SOURCES: Lynnette Brammer, epidemiologist, influenza division, U.S. Centers for Disease Control and Prevention; June 5, 2015, Morbidity and Mortality Weekly Report
FRIDAY, June 5, 2015 (HealthDay News) -- Having acknowledged that the 2014-2015 flu vaccine was mismatched to the circulating influenza strains, U.S. health officials have ramped up next season's shots for broader protection.
Flu-vaccine makeup is determined months in advance so that manufacturers have time to make the millions of doses needed. Components of the coming "2015-16 season vaccine have been changed to more optimally match circulating viruses," the U.S. Centers for Disease Control and Prevention said in its June 5 Morbidity and Mortality Weekly Report.
There also is a version of the flu vaccine called quadrivalent flu vaccine, designed to protect against four flu viruses; two influenza A viruses and two influenza B viruses.
Last year, no one saw until summer that the H3N2 strain would predominate, said CDC epidemiologist Lynnette Brammer.
Work on the vaccine had begun in February, she said. "[The H3N2 strain] came on so fast, and there wasn't time for it to be included in the vaccine," she explained.
As a result, flu shots were only 18.6 percent effective against the predominant H3N2 strain, she said.
Shots for the coming flu season will contain two influenza type A viruses -- H1N1, which caused the 2009 pandemic flu, and last year's virulent H3N2 -- plus an influenza B component, according to the CDC researchers.
These are the strains that appear to be circulating in the United States and around the world, and they're expected to be the main strains in the 2015-2016 flu season, Brammer said.
But there are no guarantees, she cautioned.
"Influenza activity is unpredictable in terms of what virus will predominate and the exact timing of the season, and both of these things, along with others, can have a large impact on season severity," she said. "Therefore, we can't know at this point what the next flu season will look like."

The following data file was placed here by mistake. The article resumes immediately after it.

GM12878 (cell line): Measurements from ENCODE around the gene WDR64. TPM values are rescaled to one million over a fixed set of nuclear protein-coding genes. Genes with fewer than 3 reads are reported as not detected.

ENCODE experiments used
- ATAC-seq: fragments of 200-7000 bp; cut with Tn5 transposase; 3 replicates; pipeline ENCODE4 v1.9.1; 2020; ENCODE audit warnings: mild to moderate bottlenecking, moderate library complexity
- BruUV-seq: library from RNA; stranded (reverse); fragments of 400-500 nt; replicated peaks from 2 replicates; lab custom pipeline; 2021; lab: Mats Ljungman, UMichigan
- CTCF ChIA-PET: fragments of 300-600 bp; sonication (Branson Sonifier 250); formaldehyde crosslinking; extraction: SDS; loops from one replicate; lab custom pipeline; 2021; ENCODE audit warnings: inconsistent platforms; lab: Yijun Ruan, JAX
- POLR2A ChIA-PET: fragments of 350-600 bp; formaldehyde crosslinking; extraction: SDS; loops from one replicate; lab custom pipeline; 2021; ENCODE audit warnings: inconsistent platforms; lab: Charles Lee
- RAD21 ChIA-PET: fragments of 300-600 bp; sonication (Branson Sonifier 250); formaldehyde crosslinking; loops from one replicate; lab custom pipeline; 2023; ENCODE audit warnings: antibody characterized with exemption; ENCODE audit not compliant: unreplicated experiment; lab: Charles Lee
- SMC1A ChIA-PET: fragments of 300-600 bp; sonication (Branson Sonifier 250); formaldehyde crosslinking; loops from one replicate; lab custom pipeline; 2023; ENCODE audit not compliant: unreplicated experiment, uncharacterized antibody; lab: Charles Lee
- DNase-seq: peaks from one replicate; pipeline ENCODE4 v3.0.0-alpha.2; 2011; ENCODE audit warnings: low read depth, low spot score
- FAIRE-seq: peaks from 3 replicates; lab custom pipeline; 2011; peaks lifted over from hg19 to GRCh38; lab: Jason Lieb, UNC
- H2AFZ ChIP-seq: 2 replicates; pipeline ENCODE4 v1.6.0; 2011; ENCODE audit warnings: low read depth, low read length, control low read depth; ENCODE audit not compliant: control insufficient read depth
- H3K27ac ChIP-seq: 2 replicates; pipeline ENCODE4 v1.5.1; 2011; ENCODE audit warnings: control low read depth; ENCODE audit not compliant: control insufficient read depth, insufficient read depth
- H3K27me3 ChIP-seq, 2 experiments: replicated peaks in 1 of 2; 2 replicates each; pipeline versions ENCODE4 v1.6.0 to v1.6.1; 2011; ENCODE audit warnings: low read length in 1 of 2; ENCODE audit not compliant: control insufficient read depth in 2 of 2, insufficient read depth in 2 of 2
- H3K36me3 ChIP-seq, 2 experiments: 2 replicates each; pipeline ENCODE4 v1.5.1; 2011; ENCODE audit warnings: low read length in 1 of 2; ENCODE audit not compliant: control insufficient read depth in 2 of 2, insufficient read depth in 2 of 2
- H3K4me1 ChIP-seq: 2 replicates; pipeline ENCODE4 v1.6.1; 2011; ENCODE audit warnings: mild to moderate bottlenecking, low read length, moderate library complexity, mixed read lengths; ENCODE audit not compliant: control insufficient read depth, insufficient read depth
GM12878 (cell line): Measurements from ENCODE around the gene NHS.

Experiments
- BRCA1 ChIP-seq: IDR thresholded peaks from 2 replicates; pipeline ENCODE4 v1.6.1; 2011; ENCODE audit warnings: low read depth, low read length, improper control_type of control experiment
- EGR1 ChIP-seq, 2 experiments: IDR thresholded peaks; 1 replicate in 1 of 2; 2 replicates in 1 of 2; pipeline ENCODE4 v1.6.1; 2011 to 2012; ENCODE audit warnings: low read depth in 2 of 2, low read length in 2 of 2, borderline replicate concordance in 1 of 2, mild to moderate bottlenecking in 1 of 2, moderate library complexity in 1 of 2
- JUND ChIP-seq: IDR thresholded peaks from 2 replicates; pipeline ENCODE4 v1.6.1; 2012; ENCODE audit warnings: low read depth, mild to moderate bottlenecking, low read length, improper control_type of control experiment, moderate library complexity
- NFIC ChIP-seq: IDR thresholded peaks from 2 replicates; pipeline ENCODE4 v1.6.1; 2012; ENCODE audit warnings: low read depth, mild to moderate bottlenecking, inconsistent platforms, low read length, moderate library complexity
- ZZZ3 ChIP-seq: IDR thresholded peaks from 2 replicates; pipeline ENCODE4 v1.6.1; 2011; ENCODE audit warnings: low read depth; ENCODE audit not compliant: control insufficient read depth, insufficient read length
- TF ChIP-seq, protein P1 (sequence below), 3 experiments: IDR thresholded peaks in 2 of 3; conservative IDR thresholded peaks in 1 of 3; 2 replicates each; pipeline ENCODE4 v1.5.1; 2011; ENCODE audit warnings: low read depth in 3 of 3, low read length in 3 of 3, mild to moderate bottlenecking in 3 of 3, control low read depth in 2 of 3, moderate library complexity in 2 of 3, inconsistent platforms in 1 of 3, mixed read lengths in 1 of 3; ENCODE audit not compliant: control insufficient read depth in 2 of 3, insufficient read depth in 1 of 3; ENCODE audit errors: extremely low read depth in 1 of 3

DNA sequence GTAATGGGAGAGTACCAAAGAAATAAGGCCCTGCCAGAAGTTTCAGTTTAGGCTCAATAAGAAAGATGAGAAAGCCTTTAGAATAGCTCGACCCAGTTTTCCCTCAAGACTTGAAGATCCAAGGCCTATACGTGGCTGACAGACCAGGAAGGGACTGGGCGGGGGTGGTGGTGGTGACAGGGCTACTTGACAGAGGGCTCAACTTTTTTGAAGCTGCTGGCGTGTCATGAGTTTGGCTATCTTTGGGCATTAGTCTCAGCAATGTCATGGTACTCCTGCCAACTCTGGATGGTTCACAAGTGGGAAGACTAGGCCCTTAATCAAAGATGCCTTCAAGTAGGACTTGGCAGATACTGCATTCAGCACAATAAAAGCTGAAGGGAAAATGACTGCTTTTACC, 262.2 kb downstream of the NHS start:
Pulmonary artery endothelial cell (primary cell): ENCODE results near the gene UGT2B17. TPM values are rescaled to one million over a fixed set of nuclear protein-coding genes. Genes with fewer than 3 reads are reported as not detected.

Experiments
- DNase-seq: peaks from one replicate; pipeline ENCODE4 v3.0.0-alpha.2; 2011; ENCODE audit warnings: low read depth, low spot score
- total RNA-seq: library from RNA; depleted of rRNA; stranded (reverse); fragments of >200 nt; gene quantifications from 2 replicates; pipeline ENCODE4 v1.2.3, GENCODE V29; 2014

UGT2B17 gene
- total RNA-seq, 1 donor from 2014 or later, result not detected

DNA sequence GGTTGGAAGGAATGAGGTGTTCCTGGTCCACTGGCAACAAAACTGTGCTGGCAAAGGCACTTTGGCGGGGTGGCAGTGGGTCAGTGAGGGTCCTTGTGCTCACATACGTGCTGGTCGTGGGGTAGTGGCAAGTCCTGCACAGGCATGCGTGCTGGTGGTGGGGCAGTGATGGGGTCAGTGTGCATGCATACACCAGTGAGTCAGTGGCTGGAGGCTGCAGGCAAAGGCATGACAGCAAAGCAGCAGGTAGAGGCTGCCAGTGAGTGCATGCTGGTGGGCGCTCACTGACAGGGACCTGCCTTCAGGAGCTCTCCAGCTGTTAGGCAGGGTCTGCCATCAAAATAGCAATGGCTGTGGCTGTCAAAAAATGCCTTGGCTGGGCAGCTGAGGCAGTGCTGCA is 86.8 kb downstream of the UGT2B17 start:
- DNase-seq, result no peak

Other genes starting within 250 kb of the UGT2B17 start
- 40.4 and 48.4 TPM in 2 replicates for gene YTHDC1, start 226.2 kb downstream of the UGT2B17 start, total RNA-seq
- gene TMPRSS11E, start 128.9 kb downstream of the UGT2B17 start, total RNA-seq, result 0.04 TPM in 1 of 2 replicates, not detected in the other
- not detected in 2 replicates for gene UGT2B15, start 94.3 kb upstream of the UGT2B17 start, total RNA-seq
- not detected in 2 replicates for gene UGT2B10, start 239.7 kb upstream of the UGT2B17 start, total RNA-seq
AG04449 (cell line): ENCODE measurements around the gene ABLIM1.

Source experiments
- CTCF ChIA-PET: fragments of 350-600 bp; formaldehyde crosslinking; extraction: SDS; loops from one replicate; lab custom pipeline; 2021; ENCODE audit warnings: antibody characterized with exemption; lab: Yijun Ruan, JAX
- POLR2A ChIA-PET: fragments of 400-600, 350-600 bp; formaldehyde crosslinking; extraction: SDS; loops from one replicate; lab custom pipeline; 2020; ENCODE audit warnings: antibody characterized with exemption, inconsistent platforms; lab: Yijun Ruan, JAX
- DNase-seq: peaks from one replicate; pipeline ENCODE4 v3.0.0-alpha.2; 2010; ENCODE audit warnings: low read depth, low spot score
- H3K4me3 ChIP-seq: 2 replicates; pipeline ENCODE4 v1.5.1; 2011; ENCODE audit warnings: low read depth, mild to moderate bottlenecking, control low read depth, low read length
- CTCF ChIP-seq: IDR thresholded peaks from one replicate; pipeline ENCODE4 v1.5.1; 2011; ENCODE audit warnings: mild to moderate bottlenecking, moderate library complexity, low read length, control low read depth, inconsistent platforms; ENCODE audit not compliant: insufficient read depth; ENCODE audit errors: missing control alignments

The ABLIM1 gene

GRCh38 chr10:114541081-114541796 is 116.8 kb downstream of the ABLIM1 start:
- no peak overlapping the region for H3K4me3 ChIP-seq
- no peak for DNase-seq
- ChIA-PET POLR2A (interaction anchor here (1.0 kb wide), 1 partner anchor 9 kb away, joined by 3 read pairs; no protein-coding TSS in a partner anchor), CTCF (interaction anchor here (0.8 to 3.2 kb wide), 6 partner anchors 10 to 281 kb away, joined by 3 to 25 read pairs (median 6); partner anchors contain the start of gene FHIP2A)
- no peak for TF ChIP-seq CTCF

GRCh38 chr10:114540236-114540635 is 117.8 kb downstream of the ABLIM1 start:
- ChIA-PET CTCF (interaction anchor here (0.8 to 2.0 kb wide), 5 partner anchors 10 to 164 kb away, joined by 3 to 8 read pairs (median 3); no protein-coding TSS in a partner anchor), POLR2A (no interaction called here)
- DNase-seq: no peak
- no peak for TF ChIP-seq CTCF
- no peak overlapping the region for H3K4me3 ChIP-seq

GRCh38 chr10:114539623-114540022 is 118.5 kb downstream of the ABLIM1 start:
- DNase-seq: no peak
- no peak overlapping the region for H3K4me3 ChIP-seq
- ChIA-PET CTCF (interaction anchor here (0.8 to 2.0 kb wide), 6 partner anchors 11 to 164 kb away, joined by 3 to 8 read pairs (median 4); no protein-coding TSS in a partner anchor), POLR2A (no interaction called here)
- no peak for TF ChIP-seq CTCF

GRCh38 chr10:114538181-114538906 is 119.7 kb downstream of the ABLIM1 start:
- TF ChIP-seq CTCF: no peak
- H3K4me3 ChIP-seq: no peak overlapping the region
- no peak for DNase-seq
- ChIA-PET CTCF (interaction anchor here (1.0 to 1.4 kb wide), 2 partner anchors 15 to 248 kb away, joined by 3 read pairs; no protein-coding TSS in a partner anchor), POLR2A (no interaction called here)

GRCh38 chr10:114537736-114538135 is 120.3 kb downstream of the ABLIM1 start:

As CDC experts looked back on the flu season that just ended, they described it as moderately severe. Hundreds of thousands of people were hospitalized, and thousands died, most of them 65 and older.
"This year was a severe year, particularly for the elderly. Our vaccine match wasn't as good as we would like it to be," Brammer said. "It was an unusual year."
Deaths from flu ranged from 5 percent to 9.3 percent of all deaths between Jan. 3 and Feb. 21, 2015, the CDC said. That's about average for an H3N2 flu year, Brammer said.
Pediatric deaths were on the high side. The CDC said 141 children died in 40 states. Child deaths usually range from 34 to 171 in a given flu season. The biggest exception was the pandemic 2009-2010 season, when 358 kids died from flu.
The CDC recommends that everyone 6 months and older get a flu shot every year. Brammer said this year's vaccine will be available in September.
"Although we did have a mismatch last season, a flu shot is still the best way to protect against influenza," Brammer said. "We do recommend that come the fall, people should go out and get vaccinated."
For more on flu, visit the U.S. Centers for Disease Control and Prevention.